Sarajevo: The remains of about 100 people, believed to be Bosnian Muslims and Croats who were killed during the 1990s war, have been exhumed from a mass grave in northwestern Bosnia, officials said on Saturday.
"We have exhumed 47 complete skeletons, as well as the remains of some 50 other victims," Lejla Cengic, spokeswoman of the Bosnian Institute for Missing Persons, told AFP.
The mass grave was found in April in a disused mine in the town of Tomasica, in the northwestern Bosnian region of Prijedor.
It is one of the biggest mass graves found in the region in the past 10 years, Cengic said.
"The victims were found in very deep ground, at around 10 meters (35 feet), which is very unusual," Cengic said.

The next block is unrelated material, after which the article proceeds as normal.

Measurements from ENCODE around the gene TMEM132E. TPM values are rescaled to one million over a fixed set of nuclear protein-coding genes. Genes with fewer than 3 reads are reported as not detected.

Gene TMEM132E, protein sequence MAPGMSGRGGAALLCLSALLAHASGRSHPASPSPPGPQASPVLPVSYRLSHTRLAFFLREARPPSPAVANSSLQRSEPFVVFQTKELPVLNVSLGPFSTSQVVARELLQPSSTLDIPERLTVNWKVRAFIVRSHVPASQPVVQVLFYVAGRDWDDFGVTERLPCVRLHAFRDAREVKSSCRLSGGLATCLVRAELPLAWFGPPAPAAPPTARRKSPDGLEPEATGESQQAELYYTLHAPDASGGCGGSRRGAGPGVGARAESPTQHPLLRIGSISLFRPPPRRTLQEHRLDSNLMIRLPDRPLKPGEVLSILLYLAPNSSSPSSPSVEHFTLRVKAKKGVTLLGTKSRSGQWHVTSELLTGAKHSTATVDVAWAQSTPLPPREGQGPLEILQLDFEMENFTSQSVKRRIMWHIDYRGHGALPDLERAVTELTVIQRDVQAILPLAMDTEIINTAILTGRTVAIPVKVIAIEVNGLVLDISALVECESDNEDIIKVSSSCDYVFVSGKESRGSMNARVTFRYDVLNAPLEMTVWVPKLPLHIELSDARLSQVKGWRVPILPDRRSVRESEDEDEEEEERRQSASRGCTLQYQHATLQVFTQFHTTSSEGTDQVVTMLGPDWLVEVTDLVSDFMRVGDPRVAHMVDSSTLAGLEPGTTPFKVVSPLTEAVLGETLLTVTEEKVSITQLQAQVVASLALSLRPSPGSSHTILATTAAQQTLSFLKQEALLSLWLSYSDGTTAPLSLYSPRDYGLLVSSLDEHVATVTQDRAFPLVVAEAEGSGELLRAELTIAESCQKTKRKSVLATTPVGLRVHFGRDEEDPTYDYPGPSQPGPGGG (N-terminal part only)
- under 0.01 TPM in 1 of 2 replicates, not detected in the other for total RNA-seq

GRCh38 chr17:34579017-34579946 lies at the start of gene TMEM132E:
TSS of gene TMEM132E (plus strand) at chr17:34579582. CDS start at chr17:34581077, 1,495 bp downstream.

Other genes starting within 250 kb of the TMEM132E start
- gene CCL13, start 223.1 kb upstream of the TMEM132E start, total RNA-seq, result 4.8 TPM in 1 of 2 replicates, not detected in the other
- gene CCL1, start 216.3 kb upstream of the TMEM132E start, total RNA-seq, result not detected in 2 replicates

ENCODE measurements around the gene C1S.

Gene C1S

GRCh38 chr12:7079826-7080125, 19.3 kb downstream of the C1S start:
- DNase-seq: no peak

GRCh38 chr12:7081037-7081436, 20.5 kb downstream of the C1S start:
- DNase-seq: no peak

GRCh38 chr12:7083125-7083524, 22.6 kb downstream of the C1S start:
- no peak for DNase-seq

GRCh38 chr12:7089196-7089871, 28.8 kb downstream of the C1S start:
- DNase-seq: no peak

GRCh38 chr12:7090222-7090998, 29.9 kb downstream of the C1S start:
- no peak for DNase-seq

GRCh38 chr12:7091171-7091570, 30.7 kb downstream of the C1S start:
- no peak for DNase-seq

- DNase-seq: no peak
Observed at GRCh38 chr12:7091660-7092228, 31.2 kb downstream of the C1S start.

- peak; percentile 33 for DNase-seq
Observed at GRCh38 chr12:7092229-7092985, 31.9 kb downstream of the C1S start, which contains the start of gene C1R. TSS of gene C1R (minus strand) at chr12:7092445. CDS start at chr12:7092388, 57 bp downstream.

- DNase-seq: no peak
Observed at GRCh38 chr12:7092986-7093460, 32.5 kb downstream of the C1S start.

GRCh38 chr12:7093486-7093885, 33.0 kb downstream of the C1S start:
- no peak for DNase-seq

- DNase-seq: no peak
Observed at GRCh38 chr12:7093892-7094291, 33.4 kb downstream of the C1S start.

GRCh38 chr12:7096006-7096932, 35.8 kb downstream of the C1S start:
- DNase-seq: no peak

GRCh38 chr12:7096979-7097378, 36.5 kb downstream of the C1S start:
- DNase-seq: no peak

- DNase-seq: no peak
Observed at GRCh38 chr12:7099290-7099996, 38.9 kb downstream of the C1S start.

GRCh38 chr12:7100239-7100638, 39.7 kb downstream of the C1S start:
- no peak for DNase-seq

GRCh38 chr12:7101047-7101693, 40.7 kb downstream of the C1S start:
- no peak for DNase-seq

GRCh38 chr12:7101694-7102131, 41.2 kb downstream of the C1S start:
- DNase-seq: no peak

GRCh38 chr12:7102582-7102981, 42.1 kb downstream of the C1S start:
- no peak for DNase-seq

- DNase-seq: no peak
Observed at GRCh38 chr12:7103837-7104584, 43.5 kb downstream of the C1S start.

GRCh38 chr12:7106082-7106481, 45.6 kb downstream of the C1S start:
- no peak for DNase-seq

Experts believe the victims were Bosnian Croat and Muslim civilians killed in the early days of the war in Prijedor and the surrounding area.
DNA tests will be carried out to identify the remains.
Some 3,330 people were reported missing from the Prijedor region after Bosnia`s inter-ethnic war ended in 1995. Some 1,200 are still unaccounted for, Cengic said.
So far 96 mass graves containing the remains of local Muslims and Croats have been found in the Prijedor area, and the remains of some 2,100 victims have been identified mostly through DNA analysis, officials said.
In the biggest mass grave found so far in the area, near the village Stari Kevljani, the remains of some 473 victims were exhumed in 2003.
Forensic work at the Tomasica site may take another month, officials said.
After Bosnian Serbs took control of the region in April 1992, the homes of non-Serbs were destroyed, families were separated and thousands of people were incarcerated in detention camps, where many were tortured and executed.
Pictures of the emaciated inmates at one of the detention camps, Omarska, shocked the world in mid-1992.